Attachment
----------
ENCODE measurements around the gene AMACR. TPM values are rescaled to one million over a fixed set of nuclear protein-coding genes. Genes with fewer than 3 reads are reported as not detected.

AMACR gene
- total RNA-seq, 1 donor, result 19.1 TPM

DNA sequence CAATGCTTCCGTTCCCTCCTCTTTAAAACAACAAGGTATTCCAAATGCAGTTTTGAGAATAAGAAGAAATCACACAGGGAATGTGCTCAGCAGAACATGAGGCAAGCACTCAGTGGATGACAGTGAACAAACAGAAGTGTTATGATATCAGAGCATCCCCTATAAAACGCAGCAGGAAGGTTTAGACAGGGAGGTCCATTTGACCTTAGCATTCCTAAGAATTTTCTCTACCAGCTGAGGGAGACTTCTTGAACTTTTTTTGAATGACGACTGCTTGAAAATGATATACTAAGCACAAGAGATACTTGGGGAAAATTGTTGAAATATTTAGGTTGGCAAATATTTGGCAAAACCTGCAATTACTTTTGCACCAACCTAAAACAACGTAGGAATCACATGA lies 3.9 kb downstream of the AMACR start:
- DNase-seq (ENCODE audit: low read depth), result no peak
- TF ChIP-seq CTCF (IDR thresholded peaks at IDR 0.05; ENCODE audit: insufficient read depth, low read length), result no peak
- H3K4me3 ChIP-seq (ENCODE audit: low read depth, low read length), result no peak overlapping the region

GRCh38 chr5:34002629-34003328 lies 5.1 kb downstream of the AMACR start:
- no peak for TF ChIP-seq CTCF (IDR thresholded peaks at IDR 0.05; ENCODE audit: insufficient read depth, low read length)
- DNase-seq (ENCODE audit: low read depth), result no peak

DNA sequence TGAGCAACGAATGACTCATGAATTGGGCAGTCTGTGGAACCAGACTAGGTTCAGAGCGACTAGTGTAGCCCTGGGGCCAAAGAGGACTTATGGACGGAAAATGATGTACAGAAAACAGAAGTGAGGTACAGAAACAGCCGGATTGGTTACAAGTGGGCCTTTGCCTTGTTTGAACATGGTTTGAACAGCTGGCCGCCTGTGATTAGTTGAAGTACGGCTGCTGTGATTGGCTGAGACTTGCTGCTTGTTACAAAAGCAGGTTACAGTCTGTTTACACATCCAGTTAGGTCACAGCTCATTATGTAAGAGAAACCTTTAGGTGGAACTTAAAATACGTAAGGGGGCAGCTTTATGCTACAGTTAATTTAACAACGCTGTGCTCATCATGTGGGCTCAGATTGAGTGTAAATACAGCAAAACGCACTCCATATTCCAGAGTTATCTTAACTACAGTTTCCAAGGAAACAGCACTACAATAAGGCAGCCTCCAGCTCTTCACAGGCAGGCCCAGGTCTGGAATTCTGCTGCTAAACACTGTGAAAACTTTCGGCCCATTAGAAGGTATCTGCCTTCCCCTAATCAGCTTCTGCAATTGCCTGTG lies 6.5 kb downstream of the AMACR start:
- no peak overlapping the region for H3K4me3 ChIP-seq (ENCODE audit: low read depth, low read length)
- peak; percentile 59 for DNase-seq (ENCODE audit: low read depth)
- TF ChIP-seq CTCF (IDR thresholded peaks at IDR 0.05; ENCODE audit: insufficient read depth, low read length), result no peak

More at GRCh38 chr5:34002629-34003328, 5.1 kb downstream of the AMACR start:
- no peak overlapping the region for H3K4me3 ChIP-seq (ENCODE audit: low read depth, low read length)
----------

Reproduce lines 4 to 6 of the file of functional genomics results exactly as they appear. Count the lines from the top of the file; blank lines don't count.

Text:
DNA sequence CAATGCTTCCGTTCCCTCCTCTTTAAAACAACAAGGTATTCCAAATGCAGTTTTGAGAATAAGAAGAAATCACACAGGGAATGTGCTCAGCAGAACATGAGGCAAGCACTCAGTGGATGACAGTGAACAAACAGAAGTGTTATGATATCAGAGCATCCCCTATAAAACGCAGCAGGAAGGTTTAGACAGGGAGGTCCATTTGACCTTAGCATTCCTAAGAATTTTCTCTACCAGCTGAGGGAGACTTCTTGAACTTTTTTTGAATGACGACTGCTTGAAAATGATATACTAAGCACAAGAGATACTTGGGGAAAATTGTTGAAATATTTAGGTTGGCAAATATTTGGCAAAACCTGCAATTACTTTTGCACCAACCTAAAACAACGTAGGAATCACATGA lies 3.9 kb downstream of the AMACR start:
- DNase-seq (ENCODE audit: low read depth), result no peak
- TF ChIP-seq CTCF (IDR thresholded peaks at IDR 0.05; ENCODE audit: insufficient read depth, low read length), result no peak